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he switched the graph... the original table didn't didn't have the renewable subsets... just a list.

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post #50 of 108 (permalink) Old 06-14-2009, 10:47 PM
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Got it!

Major thread drift too - apologies TripleX


powergeneration is one of my favourite soapboxes
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post #51 of 108 (permalink) Old 06-14-2009, 11:38 PM
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yeah sorry for the off topic.
I just want to leave the "anti-green technology guys" with one thought: we all know that the stuff that runs our internal combustion sports cars is gonna run out eventually, while demand is going up in China, India and Russia. If there is technology that will allow the soccer moms and taxi drivers in China to use less of the stuff and leave me more gasoline to run my 4.6L V8 (or at least make it cheaper for me to buy that gas), I'm gonna be all for it.

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post #52 of 108 (permalink) Old 06-15-2009, 07:54 AM
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I would definitely not say I'm anti-green, I'm simply anti-green-for-the-wrong-reasons. I would love it if we could flip a switch and the world could suddenly run on renewable, clean energy (with no negative side effects).

Unfortunately, that's not the case and people tend to focus exclusively on the downstream (a car that produces zero emissions, or a solar panel that produces renewable power) and ignore the upstream (pollution/waste in the process of building the panel/car, the energy consumed to create it versus the lifetime energy saved/produced by the product itself, etc).

Additionally, given that all of mankind's combined emissions total only a small fraction of one percent of the earth's total C02 output, AND the fact that C02 levels TRAIL temperature maps (as expected) rather than precede them - it's obvious that C02 emission is really the least of our worries. I'm personally more concerned with the over-expansion and the eventual destruction of the earth's surface thanks to overpopulation. We are the kudzu of this planet...


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post #53 of 108 (permalink) Old 06-15-2009, 08:30 AM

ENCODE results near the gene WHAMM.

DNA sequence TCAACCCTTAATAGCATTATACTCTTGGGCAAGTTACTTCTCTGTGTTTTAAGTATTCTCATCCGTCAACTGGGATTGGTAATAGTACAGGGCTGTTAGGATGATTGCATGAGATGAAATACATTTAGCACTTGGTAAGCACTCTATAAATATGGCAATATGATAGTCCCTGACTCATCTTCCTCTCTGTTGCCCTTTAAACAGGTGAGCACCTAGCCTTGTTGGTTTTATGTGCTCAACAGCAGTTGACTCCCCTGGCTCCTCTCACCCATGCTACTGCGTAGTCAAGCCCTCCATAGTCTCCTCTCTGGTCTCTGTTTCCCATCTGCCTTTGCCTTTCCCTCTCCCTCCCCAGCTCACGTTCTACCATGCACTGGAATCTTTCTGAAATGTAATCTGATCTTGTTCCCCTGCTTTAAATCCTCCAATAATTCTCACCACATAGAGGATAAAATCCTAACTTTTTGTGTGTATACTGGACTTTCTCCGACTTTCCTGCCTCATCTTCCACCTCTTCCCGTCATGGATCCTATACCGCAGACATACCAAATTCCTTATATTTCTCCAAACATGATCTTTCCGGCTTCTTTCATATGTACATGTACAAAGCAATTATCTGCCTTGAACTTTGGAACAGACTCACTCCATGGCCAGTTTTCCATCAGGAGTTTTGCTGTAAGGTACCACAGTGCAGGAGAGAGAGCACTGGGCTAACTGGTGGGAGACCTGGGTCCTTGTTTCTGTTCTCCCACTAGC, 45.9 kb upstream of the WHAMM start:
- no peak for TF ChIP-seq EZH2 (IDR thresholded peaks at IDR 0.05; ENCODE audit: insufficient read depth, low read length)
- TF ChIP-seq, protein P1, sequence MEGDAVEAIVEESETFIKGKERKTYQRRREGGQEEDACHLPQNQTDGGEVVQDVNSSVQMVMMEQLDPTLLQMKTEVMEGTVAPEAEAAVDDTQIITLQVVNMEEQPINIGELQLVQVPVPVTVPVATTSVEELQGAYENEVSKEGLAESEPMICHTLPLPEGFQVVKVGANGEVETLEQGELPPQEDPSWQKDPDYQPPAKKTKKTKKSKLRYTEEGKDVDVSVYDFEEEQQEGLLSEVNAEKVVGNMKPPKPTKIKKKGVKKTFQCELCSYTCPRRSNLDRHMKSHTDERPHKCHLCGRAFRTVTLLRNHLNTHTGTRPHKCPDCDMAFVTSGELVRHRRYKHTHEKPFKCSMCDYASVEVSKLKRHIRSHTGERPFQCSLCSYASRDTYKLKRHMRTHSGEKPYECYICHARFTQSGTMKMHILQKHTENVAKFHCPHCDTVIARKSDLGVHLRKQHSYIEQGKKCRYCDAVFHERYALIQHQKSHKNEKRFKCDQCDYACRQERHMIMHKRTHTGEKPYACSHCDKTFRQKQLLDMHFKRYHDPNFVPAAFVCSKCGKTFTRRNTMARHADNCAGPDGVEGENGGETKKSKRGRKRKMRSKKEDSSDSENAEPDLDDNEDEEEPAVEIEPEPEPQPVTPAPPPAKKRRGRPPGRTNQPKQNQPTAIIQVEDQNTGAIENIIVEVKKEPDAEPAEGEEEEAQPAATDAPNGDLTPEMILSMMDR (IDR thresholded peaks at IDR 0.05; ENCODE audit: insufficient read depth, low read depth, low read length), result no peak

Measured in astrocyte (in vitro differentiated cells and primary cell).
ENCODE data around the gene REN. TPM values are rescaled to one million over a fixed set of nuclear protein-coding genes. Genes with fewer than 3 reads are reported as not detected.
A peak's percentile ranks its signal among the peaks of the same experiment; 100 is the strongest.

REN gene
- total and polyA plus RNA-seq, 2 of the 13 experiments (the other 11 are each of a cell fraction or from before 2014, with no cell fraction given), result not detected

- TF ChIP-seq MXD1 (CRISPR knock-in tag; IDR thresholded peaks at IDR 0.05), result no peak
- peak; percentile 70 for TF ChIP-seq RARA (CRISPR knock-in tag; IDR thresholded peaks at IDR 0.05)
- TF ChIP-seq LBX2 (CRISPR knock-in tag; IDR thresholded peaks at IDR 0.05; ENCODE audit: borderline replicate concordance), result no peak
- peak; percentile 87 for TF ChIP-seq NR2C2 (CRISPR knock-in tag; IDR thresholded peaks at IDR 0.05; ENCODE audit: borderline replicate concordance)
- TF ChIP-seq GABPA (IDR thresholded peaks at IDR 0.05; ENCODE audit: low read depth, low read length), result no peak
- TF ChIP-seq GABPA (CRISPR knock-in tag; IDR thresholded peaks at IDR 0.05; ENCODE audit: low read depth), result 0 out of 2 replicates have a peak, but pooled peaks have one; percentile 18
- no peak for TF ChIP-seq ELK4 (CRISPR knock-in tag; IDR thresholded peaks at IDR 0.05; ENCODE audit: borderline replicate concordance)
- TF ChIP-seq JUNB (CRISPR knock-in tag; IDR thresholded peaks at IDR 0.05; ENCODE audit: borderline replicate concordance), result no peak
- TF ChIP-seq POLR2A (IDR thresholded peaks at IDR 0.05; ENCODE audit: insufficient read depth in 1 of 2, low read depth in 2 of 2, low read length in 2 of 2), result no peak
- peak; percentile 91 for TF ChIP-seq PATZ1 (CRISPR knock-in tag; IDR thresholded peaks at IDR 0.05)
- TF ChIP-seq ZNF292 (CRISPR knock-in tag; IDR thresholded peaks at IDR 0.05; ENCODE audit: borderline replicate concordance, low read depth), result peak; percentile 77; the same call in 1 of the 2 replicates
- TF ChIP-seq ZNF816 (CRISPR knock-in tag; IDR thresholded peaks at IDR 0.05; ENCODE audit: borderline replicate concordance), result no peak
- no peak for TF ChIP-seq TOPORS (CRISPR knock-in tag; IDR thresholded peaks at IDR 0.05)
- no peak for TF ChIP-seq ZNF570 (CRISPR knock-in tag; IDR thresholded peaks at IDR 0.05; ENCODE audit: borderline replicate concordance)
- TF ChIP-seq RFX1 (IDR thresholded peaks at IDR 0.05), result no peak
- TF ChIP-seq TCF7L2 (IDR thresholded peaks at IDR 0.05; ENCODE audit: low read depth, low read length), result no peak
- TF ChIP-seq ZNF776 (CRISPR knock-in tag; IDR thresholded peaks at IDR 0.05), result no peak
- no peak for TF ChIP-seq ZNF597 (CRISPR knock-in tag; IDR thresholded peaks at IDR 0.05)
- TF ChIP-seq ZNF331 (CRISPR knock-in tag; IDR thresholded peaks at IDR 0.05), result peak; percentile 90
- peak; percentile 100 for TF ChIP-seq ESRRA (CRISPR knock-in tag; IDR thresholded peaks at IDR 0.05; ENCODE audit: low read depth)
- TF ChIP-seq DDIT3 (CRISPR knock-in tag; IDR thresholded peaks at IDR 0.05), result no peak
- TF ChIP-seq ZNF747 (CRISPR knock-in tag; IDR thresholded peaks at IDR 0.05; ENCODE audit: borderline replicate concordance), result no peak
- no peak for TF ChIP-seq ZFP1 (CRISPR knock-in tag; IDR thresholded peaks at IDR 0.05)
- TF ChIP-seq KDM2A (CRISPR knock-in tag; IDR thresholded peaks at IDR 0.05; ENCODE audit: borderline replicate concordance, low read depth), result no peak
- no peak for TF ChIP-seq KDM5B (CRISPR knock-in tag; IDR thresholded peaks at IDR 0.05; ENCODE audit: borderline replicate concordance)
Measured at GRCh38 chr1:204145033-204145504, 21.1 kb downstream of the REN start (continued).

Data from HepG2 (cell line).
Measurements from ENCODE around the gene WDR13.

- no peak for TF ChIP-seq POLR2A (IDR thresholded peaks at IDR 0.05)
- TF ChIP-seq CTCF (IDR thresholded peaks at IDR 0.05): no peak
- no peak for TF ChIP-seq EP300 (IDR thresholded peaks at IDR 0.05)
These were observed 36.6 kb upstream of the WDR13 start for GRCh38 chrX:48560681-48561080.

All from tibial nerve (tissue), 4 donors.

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I think the general idea behind electric vehicles is that it is more efficient and cost effective to produce electricity centrally (the power plant) than in the current distributed model (internal combustion on-board each car). That said, I'll do a little research on distributed energy production tonight. I'm curious. The mainframe doesn't seem like a perfect analogy because it disregards the significantly greater energy consumption of PCs vs. terminals. PCs are rather inefficient beasts. I'm not saying they necessarily need to be.

I've heard the idea of having a grid that you can sell to as well as buy. That seems interesting as well.

I still think that on the most basic level, the problem is that there are too many people. If there are enough energy users that we are even discussing the depletion of resources, perhaps the number of people walking around is greater than it should be by at least several orders of magnitude.
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post #54 of 108 (permalink) Old 06-15-2009, 10:12 AM
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I think the general idea behind electric vehicles is that it is more efficient and cost effective to produce electricity centrally (the power plant) than in the current distributed model (internal combustion on-board each car). That said, I'll do a little research on distributed energy production tonight. I'm curious. The mainframe doesn't seem like a perfect analogy because it disregards the significantly greater energy consumption of PCs vs. terminals. PCs are rather inefficient beasts. I'm not saying they necessarily need to be.
IMO, where this idea falls flat is that energy is lost in each step of the chain; the more steps, the more is lost. Internal combustion is more efficient in this respect, which is why it's so difficult to displace gasoline when it comes to meeting transportation energy needs (gasoline very portable and energy-dense to boot, which gives it the edge in practicality and convenience). With electric, you have to deal with the inefficiency at the plant (heat losses, frictional losses, etc), power loss during transmission, loss at the transformer at your house, loss when charging the battery, loss when discharging the battery, frictional losses (IC has that as well); all of those add up when talking about 'well-to-wheel' efficiency.

This might give you a better idea of what I'm talking about: The Secret Lives of Energy - The Energy Problem - Conservation of Energy